heard a rumbling sound and felt a quaking of the earth, which they took to be a veritable earthquake. But, as the sound was not repeated, they soon forgot the occurrence, and continued their chase till they came to the vicinity of the Bear Tooth. What was their surprise to find that the stupendous mass of the eastern tusk had been dislodged, sweeping for a quarter of a mile through a forest of heavy timber, and overwhelming with its débris the ground round about! Virginia City, in the same State, is gradually slipping down the mountain-side on which it is built. The movement is gradual, and imperceptible at the surface. A water-main recently uncovered was found telescoped for the space of one foot, and otherwise injured. A fissure has been traced in the ground on the western side of the town; on one side of this the ground is three feet higher than on the other.
The Death of a Generation.—A writer in an English magazine studies from birth to death the march of an English generation through life, basing his remarks on the annual report of the registrar-general. The author singles out, in imagination, a generation of one million souls, and finds that of these more than one-fourth die before they reach five years of age. During the next five years the deaths number less than one-seventh of those in the first quinquennium. From ten to fifteen, the average mortality is lower than at any other period. From fifteen to twenty the number of deaths increases again, especially among women. At this period, the influence of dangerous occupations begins to be seen in the death-rate. Fully eight times as many men as women die violent deaths. The number of such deaths continues to rise from twenty to twenty-five, and keeps high for at least twenty years. Consumption is prevalent and fatal from twenty to forty-five, and is responsible for nearly half the deaths. From thirty-five to forty-five the effects of wear and tear begin to appear, and many persons succumb to diseases of the important internal organs. By fifty-five the imagined million has dwindled down to less than one-half, or 421,115. After this, the death-rate increases more rapidly. At seventy-five, there remain 161,124, and at eighty-five, 38,565. Only 202 reach the age of one hundred. At fifty-three, the number of men and women surviving is about equal, but from fifty-five onward the women exceed the men.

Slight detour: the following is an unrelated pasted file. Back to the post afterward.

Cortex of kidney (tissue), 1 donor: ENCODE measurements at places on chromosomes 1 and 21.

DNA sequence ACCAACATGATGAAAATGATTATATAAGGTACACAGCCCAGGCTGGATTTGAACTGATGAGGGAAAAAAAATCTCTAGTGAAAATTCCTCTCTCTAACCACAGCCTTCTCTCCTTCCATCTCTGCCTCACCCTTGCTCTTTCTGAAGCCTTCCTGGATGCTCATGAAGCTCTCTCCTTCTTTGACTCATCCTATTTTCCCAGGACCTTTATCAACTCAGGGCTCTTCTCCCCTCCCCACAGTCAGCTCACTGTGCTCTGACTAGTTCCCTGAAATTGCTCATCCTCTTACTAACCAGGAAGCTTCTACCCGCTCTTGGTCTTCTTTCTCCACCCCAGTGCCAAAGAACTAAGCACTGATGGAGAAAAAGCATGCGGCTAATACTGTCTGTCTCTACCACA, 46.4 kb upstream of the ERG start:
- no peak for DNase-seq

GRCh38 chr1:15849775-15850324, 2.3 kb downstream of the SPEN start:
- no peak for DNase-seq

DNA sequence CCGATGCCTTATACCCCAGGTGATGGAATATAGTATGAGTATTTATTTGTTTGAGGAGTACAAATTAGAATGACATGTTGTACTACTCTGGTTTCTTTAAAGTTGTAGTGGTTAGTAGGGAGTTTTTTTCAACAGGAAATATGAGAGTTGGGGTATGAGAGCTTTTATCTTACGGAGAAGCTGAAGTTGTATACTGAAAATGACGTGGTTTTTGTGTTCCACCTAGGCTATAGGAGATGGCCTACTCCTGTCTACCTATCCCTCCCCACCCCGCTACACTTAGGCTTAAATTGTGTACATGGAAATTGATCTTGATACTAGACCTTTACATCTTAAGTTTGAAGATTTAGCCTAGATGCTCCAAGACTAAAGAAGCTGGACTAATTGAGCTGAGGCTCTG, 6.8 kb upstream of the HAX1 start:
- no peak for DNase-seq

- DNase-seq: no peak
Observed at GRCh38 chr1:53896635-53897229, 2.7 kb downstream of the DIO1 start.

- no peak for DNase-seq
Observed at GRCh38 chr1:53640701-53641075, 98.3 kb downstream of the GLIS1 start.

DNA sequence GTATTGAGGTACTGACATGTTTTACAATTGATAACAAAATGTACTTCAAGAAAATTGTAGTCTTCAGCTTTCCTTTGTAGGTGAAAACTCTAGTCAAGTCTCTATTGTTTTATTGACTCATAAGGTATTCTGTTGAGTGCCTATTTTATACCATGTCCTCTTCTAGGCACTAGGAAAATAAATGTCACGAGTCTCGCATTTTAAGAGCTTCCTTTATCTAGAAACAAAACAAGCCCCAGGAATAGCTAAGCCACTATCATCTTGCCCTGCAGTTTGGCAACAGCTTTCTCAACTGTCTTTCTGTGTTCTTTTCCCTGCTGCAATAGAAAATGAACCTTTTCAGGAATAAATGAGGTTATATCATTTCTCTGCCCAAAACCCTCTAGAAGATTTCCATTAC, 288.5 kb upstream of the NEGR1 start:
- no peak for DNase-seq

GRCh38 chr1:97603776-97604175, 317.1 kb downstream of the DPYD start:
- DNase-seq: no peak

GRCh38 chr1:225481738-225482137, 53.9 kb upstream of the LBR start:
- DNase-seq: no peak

Setting Tires with Hot Water.—The use of hot water in place of fire for expanding tires may not be new, but it is less common than it ought to be, if we are to accept as accurate the results said to be obtained in the workshops of the Moscow-Nizhni Railroad, in Russia. There an iron tank, one-fourth filled with water, is fixed near a stationary boiler, from which a steam-pipe is led through it, capable of heating the water to 212° Fahr. Into this the tire is plunged by means of a portable crane, and, after an immersion of from ten to fifteen minutes, is taken out and immediately placed on the wheel. The allowance for shrinking—in other words, the difference between the diameter of the skeleton and that of the tire—is 0.75 millimetre to a metre. This is ascertained by gauges of great accuracy; and, if it be deviated from, the tire will either be loose after cooling, or too small to get on the wheel. When fire is used, the tire can never be heated equally or cooled equally in all parts, and, in consequence, is sure to be more or less oval in form, which is not the case when hot water is employed. The officials of the railroad named above made a comparison of the two methods, from which it appears that, during a six years' trial of fire-shrunken tires, 37 per cent, ran loose, and 5 per cent, were broken; while, during a three years' trial of water-shrunken tires, less than one per cent, ran loose, and only a single tire was broken.
Distribution of Prairie and Forest.—Many are the theories which have been offered to explain the distribution of prairie and forest. The continued existence of the prairies of the West has been attributed to the annual fires; to the nature of the soil and its underlying rock; to deficiency of rainfall; finally, to deficiency of winter rains and snow. The contrary conditions would, according to these theories, favor the production of forests. Prof. J. E. Todd, who, in the American Naturalist, discusses this problem with special reference to South-